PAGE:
While lawmakers should not consider one strategy to be a catch-all, end-all solution to the ever-more-dangerous threat that is the heroin epidemic, supervised injection facilities are certainly one of the most promising path that state governments can take to fight against it. While currently federal law does explicitly prohibit the use of these facilities, the precedent set by state marijuana legalization allows a way for states to implement them. The empirical evidence gained from the dozens of locations around the world show that supervised injection facilities produce meaningful change – something desperately needed to reverse the tragic trend in American communities. However, the ultimate fate of SIFs would lie in the hands of an administration currently hostile to looser drug laws, or courts whose opinions have not yet been heard on broader state-level legalization.

 

 

 

 

Works Cited

Beletsky, Leo, Corey S. Davis, Evan Anderson, and Scott Burris. “The Law (and Politics) of Safe Injection Facilities in the United States.” American Journal of Public Health 98.2 (2008): 231-37. Web.

“The Case for SIFs.” SIF NYC. SIF NYC,   Web. 28 Feb. 2017.

Derespina, Cody. “Mayor Wants to Open Supervised Injection Facility for Heroin in NY City.” Fox News. FOX News Network, 22 Feb. 2017. Web. 28 Feb. 2017.

Dooling, K., and M. Rachlis. “Vancouver’s Supervised Injection Facility Challenges Canada’s Drug Laws.” Canadian Medical Association Journal 182.13 (2010): 1440-444. Web.

Hotakainen, Rob. “Sessions Says Marijuana Should Not Be Sold ‘at Every Corner Grocery Store’.” Miami Herald. Miami Herald, 28 Feb. 2017. Web. 06 Mar. 2017.

United States v. OAKLAND CANNABIS BUYERS’ COOPERATIVE, 532 U.S. 483, 121 S. Ct. 1711, 149 L. Ed. 2d 722 (2001).

David W. Ogden, Deputy Attorney General, “MEMORANDUM FOR SELECTED UNITED STATES ATTORNEYS”, October 19, 2009

Hedrich D. European report on drug consumption rooms. Lisbon: European Monitoring Centre for Drugs and Drug Addiction, 2004.

Drug Enforcement Administration. “National drug threat assessment summary.” (2015).

Derespina, Cody. “Mayor Wants to Open Supervised Injection Facility for Heroin in NY City.”Fox News U.S. Fox News, 22 Feb. 2017. Web. 6 Mar. 2017.

Feyerick, Deb, and Chris Boyette. “‘The Meat and Potatoes’ of Fighting Drugs.” CNN. Cable News Network, 02 Sept. 2014. Web. 6 Mar. 2017.

21, §§ 13-812-856 (1970). Print.

Lee, Kurtis. “What Is the Future of Recreational Marijuana in Trump’s America?” Los Angeles Times. Los Angeles Times, 7 Mar. 2017. Web. 7 Mar. 2017.

Centers for Disease Control and Prevention. Centers for Disease Control and Prevention, 26 Jan. 2017. Web.07 Mar. 2017.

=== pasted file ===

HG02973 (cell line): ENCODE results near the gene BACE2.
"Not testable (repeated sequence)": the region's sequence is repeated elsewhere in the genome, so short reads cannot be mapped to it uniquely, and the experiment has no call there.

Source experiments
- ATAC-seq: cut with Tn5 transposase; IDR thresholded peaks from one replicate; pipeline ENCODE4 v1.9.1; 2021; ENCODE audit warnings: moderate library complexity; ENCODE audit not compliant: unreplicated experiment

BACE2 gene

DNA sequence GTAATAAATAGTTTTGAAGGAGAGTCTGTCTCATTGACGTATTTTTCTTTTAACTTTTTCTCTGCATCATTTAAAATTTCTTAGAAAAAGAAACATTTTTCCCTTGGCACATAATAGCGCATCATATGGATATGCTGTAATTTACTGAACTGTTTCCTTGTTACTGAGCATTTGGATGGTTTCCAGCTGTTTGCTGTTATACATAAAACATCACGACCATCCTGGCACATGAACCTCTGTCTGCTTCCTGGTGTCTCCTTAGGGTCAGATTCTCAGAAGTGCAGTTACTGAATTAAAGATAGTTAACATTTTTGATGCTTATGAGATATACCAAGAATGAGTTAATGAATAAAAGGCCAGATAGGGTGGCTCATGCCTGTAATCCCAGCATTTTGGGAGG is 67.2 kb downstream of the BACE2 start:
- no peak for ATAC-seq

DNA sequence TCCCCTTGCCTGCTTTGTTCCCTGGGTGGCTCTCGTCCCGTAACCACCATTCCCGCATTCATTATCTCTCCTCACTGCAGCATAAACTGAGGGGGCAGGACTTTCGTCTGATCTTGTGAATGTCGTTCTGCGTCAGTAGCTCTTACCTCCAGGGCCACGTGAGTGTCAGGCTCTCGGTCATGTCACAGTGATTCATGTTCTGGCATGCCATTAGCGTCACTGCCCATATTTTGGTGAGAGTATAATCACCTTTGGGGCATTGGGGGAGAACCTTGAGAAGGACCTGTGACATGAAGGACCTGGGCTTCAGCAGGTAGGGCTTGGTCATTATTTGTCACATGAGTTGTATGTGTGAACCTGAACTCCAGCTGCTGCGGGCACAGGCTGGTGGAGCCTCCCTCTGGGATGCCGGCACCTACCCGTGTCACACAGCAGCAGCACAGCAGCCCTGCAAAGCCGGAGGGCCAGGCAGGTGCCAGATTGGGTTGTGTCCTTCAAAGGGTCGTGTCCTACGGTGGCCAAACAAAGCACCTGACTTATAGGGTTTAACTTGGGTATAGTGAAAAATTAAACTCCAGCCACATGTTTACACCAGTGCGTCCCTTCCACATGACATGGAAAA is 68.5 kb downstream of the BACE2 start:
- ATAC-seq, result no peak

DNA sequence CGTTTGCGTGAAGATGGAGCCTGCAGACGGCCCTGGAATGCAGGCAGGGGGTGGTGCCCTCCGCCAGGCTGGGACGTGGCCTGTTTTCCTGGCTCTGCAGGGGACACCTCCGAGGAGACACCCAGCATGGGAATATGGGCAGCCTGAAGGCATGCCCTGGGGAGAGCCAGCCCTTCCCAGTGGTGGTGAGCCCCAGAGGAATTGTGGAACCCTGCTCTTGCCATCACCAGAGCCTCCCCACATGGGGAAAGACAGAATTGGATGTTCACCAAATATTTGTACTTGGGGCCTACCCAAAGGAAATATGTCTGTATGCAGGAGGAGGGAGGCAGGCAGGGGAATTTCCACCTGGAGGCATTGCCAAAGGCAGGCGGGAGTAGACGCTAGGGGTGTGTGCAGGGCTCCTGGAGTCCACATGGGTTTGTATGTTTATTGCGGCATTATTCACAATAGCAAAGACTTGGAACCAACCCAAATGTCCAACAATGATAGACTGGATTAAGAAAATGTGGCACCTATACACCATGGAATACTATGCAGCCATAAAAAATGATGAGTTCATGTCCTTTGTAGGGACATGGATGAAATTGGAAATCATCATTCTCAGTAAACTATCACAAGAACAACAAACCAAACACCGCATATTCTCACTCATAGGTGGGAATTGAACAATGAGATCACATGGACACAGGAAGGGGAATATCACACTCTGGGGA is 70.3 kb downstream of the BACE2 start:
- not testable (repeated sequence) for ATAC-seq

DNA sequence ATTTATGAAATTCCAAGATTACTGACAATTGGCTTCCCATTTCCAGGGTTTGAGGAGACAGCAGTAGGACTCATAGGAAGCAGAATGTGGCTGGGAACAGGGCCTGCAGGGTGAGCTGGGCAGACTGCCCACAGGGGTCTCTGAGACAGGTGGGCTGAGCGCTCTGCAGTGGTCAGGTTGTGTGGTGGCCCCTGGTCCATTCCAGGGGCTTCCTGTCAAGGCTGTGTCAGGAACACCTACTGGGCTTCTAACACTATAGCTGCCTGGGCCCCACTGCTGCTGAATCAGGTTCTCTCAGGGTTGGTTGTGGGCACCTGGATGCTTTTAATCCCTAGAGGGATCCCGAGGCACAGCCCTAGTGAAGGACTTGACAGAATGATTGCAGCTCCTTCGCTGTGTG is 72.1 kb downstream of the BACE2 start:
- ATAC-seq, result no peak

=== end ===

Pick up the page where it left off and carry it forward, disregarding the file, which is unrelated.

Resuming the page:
“Today’s Heroin Epidemic.” Centers for Disease Control and Prevention. Centers for Disease Control and Prevention, 07 July 2015. Web.07 Mar. 2017.

“Supervised Injection Facilities.” Drug Policy Alliance. Drug Policy Alliance, Feb. 2016. Web. 7 Mar. 2017. <http://www.drugpolicy.org/sites/default/files/DPA%20Fact%20Sheet_Supervised%20Injection%20Facilities%20(Feb.%202016).pdf>.

[1] Centers for Disease Control and Prevention. Centers for Disease Control and Prevention, 26 Jan. 2017. Web.07 Mar. 2017.

[2] Drug Enforcement Administration. “National drug threat assessment summary.” p25-39. (2015).

[3] Drug Enforcement Administration. “National drug threat assessment summary.” p25-39. (2015).

[4] Drug Enforcement Administration. “National drug threat assessment summary.” p25-39. (2015).

[5] Dooling, K., and M. Rachlis. “Vancouver’s Supervised Injection Facility Challenges Canada’s Drug Laws.” Canadian Medical Association Journal 182.13 (2010): 1440-444. Web.

[6] Hedrich D. European report on drug consumption rooms. Lisbon: European Monitoring Centre for Drugs and Drug Addiction, p 79, 2004.

[7] Hedrich D. European report on drug consumption rooms. Lisbon: European Monitoring Centre for Drugs and Drug Addiction,p50, 2004.

[8] “The Case for SIFs.” SIF NYC. SIF NYC, Web. 28 Feb. 2017.

[9] Hedrich D. European report on drug consumption rooms. Lisbon: European Monitoring Centre for Drugs and Drug Addiction, p59, 2004.

[10]Hedrich D. European report on drug consumption rooms. Lisbon: European Monitoring Centre for Drugs and Drug Addiction, 2004.

[11] “Today’s Heroin Epidemic.” Centers for Disease Control and Prevention. Centers for Disease Control and Prevention, 07 July 2015. Web.07 Mar. 2017.

[12] Derespina, Cody. “Mayor Wants to Open Supervised Injection Facility for Heroin in NY City.” Fox News U.S. Fox News, 22 Feb. 2017. Web. 6 Mar. 2017.

[13]“Supervised Injection Facilities.” Drug Policy Alliance. Drug Policy Alliance, Feb. 2016. Web. 7 Mar. 2017.

[14] 21, §§ 13 (1970). Print.

[15] 21, §§ 13-812 (1970). Print.

[16] 21, §§ 13-844-856 (1970). Print.

[17] United States v. OAKLAND CANNABIS BUYERS’ COOPERATIVE, 532 U.S. 490, 121 S. Ct. 1711, 149 L. Ed. 2d 722 (2001).

[18] Beletsky, Leo, Corey S. Davis, Evan Anderson, and Scott Burris. “The Law (and Politics) of Safe Injection Facilities in the United States.” American Journal of Public Health 98.2 (2008): 231-37. Web.

[19]Lee, Kurtis. “What Is the Future of Recreational Marijuana in Trump’s America?” Los Angeles Times. Los Angeles Times, 7 Mar. 2017. Web. 7 Mar. 2017.

[20] Feyerick, Deb, and Chris Boyette. “‘The Meat and Potatoes’ of Fighting Drugs.” CNN. Cable News Network, 02 Sept. 2014. Web. 6 Mar. 2017.

[21] “Regulation and Taxation of Marijuana Act,” Section 10, Contracts pertaining to marijuana enforceable

[22] United States v. OAKLAND CANNABIS BUYERS’ COOPERATIVE, 532 U.S. 490, 121 S. Ct. 1711, 149 L. Ed. 2d 722 (2001).

[23] David W. Ogden, Deputy Attorney General, “MEMORANDUM FOR SELECTED UNITED STATES ATTORNEYS”, October 19, 2009